A little-known funk band of the same name win their court battle...
A judge has ordered five-piece LIBERTY, formed by the rejects from television show ‘POPSTARS’, to change their name.
The ‘flopstars’, signed to Richard Branson’s V2 label, have been given six weeks to make the change. At London’s High Court this afternoon (January 22), Mr Justice Laddie ruled that the name Liberty belonged to a little-known funk band and could not be used by the newer group. He said the new act must change to avoid further damage to the funk band’s reputation.
V2 have been given leave to appeal the decision.
The funk outfit Liberty is led by Kevin Floyd Sutherland and David Lyall. It’s made up of musicians who had in the past worked as session players for artists including Eric Clapton, Elton John and Sting. Liberty were named Young Band Of The Year in 1993 by London’s Capital Radio. They released three albums through the 90s and continue to record.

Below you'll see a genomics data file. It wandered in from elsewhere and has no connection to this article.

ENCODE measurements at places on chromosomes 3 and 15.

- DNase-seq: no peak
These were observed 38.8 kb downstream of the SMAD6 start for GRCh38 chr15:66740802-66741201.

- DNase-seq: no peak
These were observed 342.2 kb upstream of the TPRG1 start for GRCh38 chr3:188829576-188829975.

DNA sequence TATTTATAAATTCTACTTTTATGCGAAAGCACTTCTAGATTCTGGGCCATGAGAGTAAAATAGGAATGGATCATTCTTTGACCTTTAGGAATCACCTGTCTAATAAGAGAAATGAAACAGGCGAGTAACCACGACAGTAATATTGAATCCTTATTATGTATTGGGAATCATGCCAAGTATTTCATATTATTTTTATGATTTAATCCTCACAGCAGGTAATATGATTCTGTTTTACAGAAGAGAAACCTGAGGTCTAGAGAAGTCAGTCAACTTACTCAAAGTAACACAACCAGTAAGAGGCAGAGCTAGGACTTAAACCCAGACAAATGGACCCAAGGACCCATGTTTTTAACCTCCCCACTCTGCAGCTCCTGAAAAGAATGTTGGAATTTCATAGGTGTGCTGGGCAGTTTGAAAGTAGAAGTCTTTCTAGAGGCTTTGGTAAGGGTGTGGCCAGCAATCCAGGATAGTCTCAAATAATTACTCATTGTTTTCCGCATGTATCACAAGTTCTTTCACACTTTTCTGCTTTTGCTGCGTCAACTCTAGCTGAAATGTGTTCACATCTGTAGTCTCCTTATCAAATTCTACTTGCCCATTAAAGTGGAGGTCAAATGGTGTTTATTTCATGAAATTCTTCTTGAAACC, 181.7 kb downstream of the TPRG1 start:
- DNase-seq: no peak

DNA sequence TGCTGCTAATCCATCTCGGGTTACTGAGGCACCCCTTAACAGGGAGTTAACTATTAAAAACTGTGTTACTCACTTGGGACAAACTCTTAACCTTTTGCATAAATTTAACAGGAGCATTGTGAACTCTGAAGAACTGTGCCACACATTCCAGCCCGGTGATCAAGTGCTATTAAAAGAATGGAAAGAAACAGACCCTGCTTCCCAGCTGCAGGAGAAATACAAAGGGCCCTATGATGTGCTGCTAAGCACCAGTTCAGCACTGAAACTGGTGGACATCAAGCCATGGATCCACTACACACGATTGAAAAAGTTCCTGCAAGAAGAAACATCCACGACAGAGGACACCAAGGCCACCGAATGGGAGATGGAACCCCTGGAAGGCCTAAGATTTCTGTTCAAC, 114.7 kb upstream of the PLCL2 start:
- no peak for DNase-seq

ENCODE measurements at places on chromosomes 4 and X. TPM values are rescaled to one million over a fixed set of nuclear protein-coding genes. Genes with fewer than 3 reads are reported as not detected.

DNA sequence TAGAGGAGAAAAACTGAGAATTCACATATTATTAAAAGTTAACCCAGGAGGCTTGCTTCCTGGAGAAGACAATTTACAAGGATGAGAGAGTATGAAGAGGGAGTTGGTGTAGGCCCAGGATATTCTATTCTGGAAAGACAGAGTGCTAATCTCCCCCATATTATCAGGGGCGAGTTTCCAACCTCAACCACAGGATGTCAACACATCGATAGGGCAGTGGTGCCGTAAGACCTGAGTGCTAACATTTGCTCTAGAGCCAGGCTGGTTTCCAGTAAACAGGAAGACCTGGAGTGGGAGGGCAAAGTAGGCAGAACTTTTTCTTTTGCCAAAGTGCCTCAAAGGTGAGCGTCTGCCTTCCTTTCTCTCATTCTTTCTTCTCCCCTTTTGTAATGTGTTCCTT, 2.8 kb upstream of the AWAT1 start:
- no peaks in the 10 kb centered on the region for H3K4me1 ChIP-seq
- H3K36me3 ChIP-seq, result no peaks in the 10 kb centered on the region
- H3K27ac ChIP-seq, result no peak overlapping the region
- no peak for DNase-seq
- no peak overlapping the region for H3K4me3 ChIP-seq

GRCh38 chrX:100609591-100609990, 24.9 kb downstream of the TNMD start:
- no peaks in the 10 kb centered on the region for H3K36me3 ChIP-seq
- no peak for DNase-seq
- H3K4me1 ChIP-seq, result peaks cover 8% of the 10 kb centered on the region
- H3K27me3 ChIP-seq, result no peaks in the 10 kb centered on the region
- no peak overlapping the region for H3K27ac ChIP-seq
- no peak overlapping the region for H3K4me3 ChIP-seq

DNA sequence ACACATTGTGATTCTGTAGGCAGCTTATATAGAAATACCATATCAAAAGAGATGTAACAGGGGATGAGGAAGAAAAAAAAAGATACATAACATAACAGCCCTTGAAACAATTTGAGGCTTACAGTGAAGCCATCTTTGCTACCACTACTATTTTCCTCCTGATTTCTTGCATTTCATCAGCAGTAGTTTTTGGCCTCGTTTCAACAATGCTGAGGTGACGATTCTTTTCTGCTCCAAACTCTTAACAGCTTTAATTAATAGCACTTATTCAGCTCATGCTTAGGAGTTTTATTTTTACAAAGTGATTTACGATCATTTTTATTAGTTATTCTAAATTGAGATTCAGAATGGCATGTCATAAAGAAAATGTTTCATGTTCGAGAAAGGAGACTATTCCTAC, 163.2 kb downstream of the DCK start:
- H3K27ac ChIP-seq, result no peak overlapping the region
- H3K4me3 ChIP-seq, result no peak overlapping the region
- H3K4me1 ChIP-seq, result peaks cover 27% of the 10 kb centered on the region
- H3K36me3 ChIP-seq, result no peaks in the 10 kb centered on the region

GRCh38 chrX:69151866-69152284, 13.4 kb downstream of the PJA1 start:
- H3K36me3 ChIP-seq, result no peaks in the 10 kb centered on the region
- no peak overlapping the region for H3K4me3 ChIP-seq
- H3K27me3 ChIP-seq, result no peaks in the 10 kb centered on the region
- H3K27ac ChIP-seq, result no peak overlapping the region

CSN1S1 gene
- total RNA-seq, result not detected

While acknowledging that the band had reached it’s heyday several years ago and that the impact they have made since was “local and limited,” Mr Justice Laddie said: “The impact made by good musicians can last a good while after they have stopped performing. The impact Liberty made on their public is unlikely to have disappeared.” He added that he was “struck by the authentic enthusiasm” shown by friends and music industry figures who appeared as witnesses for the funk band.
The judge will allow the V2 flopstars a slight variation of the spelling or a new name incorporating Liberty.
Funk Liberty are likely now to seek damages from V2. Outside the court today, Lyall would not comment on the level of damages they may now seek, and said simply: “All we wanted was our name.”
Flopstars Liberty, who scored a Top Five hit with their debut single ‘Thinking It Over’, had been planning to release their debut album ‘To Those Who Wait’, under the disputed name on April 1.
There was no comment from V2.